Detail in web typography from Ampersand Conference

Yves Peters gave a great overview of web typography, with some helpful hints, tips and tricks when dealing with web typography at Ampersand in Brighton. From the criteria of font selection, to understanding the detail in typography, to looking at what’s not there, he provided a good practical overview of how to effectively serve good web typography.

Since Web Typography became big in 2010, it’s now incredibly easy to have lovely fonts on your website, able to be served to just about any device or browser out there. However, in the words of Elliot Jay Stocks‘ talks over the past few years, with great power comes great responsibility. Now that we can use a large array of type, we must learn how to create beautiful typography. Whilst a lot of what follows may be seen as typography 101, it’s essential to go back to basics to make sure that everyone understands the foundation.

The first step in web typography is the selection process of typography. According to Yves, this process is quite fascinating, as a lot of the time people spend more time obsessing over the specific font to use, instead of what the design calls for. Yves boils it down to four areas of consideration:–

  1. Formal Aspects – Looking at the architecture of the typeface and thinking about the original purpose. Is the type a hard working typeface? Is it a purely decorative typeface?
  2. Historical context – Looking at when the typeface was created and the historical uses of the typeface. Quite often type represents a period, so using a modernist typeface like Futura might not be ideal for a site about 16th century architecture. Also, whether the typeface is an original typeface, or a modern interpretation can alter the meaning.
  3. Cultural references – similarly, the cultural references of the type can have a rather big emotional effect. Type doesn’t only confer meaning via the words themselves, but also via the cultural references of the design of the type itself. Jon Tan has talked at length on this, and you can see some great examples in his ‘Welcome to a Brave New World of Web Type‘ talk from Beyond Tellerand last year.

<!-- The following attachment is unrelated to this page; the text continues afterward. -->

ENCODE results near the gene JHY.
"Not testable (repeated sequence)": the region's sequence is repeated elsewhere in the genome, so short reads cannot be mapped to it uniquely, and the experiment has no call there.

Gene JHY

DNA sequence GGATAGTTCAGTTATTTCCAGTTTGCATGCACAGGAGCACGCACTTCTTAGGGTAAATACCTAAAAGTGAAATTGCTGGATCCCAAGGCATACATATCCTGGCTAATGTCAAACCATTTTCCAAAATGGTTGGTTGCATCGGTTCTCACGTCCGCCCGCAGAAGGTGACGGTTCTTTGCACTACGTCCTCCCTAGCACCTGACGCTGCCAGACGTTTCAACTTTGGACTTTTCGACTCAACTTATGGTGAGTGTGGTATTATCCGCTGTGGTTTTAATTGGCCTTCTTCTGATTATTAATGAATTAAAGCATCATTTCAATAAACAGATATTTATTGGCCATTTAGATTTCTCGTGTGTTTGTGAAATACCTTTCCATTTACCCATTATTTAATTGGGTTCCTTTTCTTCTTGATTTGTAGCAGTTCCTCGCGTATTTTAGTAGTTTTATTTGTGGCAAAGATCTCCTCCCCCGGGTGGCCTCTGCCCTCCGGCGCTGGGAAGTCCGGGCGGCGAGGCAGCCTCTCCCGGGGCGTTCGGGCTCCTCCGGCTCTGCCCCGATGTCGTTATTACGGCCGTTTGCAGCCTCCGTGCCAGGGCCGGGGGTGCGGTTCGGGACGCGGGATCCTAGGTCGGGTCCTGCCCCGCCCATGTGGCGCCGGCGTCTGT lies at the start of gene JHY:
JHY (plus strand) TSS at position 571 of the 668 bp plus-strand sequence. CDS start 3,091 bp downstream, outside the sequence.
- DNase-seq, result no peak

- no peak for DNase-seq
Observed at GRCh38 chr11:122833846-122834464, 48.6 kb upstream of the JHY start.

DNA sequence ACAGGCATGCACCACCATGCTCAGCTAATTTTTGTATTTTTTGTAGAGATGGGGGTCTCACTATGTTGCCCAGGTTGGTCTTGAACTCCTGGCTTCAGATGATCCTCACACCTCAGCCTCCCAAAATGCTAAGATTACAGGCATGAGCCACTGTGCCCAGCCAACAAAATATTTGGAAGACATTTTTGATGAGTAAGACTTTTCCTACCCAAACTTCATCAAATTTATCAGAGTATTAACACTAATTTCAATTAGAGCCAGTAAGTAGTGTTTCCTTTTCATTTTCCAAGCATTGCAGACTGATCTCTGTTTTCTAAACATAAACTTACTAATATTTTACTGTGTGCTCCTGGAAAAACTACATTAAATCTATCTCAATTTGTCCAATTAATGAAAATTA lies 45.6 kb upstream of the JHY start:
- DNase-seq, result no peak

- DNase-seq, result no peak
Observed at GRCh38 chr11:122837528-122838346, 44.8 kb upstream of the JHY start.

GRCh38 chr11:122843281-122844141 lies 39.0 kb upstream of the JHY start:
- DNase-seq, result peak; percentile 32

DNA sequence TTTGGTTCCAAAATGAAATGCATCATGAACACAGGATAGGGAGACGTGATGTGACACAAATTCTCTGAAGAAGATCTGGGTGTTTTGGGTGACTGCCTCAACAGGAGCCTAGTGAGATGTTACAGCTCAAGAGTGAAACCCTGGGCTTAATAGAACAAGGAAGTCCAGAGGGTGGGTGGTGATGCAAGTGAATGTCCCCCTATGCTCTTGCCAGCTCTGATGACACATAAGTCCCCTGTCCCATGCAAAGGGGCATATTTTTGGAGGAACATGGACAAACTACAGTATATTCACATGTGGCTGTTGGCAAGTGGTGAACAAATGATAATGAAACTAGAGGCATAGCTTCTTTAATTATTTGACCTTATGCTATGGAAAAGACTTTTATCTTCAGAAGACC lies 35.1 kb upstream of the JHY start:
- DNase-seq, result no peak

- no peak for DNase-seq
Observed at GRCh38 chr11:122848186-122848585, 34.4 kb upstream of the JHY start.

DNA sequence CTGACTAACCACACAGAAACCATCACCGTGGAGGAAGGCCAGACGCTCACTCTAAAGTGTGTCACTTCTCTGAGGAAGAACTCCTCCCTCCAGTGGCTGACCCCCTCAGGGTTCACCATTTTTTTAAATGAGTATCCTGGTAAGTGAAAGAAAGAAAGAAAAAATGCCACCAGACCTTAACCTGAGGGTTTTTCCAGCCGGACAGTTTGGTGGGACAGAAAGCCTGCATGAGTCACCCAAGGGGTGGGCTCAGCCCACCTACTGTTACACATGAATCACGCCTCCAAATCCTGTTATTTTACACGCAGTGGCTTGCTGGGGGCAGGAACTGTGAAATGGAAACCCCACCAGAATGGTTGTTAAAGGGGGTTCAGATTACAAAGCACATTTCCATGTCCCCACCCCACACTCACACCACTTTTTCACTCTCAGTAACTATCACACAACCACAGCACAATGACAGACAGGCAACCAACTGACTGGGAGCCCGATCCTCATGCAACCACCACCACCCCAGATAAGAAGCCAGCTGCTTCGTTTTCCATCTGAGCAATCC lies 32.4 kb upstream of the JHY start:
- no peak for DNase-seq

4. Functional criteria – You need to know what’s ‘under the hood’ with the type you want to use. The glyphs that are readily visible on the keyboard represent a small fraction of the glyphs that could possibly be included in a typeface. Thanks to OpenType, it’s now possible to have over 15,000 glyphs in a cross-platform compatible format.

Once the selection criteria has been worked through, it’s important to understand the basics of typeface anatomy, notably x-height, cap height, ascenders and descenders and small caps height. Understanding these allows you to see how well a typeface has been made.

Once the typeface has been selected, there are a few tips and tricks to make sure that you serve your type on the web as nicely as possible. The important thing to remember is never rely on the machine to translate what you want from straight text to legible, beautifully crafted type.

Quotation marks are quite often the cause of horror to typography enthusiasts on the web. To begin with, making sure the marks are facing the right way is often a small overlooked detail that can make the difference. Using the html codes “ and ” can avoid this. Single quotes and apostrophes are another area of consternation, yet the use of the html codes (‘ and ’) can avoid problems again, and always remember to use ’ to mark an apostrophe.

Also, knowing the differences between the different types of numerals (Lining figures, Oldstyle figures), as well as the spacing differences (Tabular and Proportional) can make for more pleasant type. Yves has done a full writeup on figuring out numerals on Font Feed that you can read in more detail.

Finally, Yves talked about the use of space within typography. He asserts that you should always question your motives with web typography, to make sure that the text is going to look great in all contexts. Quite often this is the fault of the space. Understanding the differences between a standard space, as well as non-breaking space, thin space, hair space, figure space, punctuation space and em space can make a lot of difference to the display of type, especially when resized. Jon Tan has put together a list of examples of the different types of typographic space that can be of help.

Similarly, understanding tracking can make a lot of difference. For example, Yves urges designers to not increase tracking in lowercase text, as word shapes tend to break up. However, headlines often benefit from slight tighter tracking. Conversely, all caps text can benefit from more space and looser tracking.

Yves’ overview of how to make web typography was an incredibly in-depth look at how designers can effectively use typography to create not only more attractive designs, but more legible and user friendly experiences for the users of your site. For more from Yves, have a look at Font Feed and Typographer, or follow him on Twitter at @baldcondensed.

Published by Luke

Luke is one of Ubelly’s resident social media guys, occasionally switching hats for a bit of design. He is the in-house meme expert, uses foursquare a little too much and gets hot under the collar when it comes to design, usability and gorgeous code.

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